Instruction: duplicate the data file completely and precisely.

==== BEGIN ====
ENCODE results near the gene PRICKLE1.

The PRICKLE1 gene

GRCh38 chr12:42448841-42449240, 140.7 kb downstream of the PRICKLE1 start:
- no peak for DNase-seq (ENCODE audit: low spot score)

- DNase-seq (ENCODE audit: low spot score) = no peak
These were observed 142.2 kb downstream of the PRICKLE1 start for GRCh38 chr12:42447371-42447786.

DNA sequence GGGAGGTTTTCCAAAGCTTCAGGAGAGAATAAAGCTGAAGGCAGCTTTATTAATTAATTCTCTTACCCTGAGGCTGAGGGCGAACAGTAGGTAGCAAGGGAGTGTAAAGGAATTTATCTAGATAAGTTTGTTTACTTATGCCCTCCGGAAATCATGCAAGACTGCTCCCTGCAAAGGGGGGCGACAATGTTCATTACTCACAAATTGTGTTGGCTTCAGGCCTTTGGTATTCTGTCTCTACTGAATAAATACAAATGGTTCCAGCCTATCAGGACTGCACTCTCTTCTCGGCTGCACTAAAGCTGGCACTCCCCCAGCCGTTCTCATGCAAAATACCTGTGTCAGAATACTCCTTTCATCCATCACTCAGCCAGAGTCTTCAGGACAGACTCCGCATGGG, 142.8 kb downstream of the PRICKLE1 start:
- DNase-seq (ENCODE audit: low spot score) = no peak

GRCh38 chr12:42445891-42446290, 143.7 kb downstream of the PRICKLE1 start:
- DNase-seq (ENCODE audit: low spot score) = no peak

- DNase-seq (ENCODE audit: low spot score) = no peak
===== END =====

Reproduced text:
ENCODE results near the gene PRICKLE1.

The PRICKLE1 gene

GRCh38 chr12:42448841-42449240, 140.7 kb downstream of the PRICKLE1 start:
- no peak for DNase-seq (ENCODE audit: low spot score)

- DNase-seq (ENCODE audit: low spot score) = no peak
These were observed 142.2 kb downstream of the PRICKLE1 start for GRCh38 chr12:42447371-42447786.

DNA sequence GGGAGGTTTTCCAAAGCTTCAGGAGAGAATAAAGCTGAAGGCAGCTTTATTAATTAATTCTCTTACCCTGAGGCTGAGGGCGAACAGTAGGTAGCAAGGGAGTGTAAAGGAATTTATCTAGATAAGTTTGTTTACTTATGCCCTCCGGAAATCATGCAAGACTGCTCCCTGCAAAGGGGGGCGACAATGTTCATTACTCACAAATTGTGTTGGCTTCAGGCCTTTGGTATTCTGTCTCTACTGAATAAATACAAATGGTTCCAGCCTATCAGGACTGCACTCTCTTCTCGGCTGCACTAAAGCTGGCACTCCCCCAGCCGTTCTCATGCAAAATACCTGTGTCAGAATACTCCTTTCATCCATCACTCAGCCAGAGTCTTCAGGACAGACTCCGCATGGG, 142.8 kb downstream of the PRICKLE1 start:
- DNase-seq (ENCODE audit: low spot score) = no peak

GRCh38 chr12:42445891-42446290, 143.7 kb downstream of the PRICKLE1 start:
- DNase-seq (ENCODE audit: low spot score) = no peak

- DNase-seq (ENCODE audit: low spot score) = no peak